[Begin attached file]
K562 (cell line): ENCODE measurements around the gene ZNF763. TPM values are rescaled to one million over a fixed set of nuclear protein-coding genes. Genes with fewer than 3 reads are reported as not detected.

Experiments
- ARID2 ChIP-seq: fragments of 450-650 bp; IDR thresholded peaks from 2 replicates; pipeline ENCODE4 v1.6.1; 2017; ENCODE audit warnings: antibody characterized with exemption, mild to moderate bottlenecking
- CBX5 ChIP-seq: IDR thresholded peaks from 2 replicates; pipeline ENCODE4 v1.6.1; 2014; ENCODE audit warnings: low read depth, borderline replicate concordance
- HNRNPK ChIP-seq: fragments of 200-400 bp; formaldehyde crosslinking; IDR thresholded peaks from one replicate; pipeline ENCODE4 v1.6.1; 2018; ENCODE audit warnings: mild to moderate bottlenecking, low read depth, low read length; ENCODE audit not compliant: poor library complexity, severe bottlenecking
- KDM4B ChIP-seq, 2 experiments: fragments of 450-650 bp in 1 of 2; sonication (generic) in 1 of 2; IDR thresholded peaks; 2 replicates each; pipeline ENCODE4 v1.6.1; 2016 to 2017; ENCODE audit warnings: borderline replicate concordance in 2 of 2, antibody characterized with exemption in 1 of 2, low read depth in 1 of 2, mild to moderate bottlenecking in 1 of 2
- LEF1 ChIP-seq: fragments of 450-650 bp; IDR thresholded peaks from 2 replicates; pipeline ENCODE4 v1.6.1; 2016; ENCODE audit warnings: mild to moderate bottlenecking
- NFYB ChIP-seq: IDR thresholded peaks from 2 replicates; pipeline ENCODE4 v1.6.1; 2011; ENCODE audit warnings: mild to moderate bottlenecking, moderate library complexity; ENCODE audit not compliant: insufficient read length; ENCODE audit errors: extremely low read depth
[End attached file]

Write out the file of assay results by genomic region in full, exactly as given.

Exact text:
K562 (cell line): ENCODE measurements around the gene ZNF763. TPM values are rescaled to one million over a fixed set of nuclear protein-coding genes. Genes with fewer than 3 reads are reported as not detected.

Experiments
- ARID2 ChIP-seq: fragments of 450-650 bp; IDR thresholded peaks from 2 replicates; pipeline ENCODE4 v1.6.1; 2017; ENCODE audit warnings: antibody characterized with exemption, mild to moderate bottlenecking
- CBX5 ChIP-seq: IDR thresholded peaks from 2 replicates; pipeline ENCODE4 v1.6.1; 2014; ENCODE audit warnings: low read depth, borderline replicate concordance
- HNRNPK ChIP-seq: fragments of 200-400 bp; formaldehyde crosslinking; IDR thresholded peaks from one replicate; pipeline ENCODE4 v1.6.1; 2018; ENCODE audit warnings: mild to moderate bottlenecking, low read depth, low read length; ENCODE audit not compliant: poor library complexity, severe bottlenecking
- KDM4B ChIP-seq, 2 experiments: fragments of 450-650 bp in 1 of 2; sonication (generic) in 1 of 2; IDR thresholded peaks; 2 replicates each; pipeline ENCODE4 v1.6.1; 2016 to 2017; ENCODE audit warnings: borderline replicate concordance in 2 of 2, antibody characterized with exemption in 1 of 2, low read depth in 1 of 2, mild to moderate bottlenecking in 1 of 2
- LEF1 ChIP-seq: fragments of 450-650 bp; IDR thresholded peaks from 2 replicates; pipeline ENCODE4 v1.6.1; 2016; ENCODE audit warnings: mild to moderate bottlenecking
- NFYB ChIP-seq: IDR thresholded peaks from 2 replicates; pipeline ENCODE4 v1.6.1; 2011; ENCODE audit warnings: mild to moderate bottlenecking, moderate library complexity; ENCODE audit not compliant: insufficient read length; ENCODE audit errors: extremely low read depth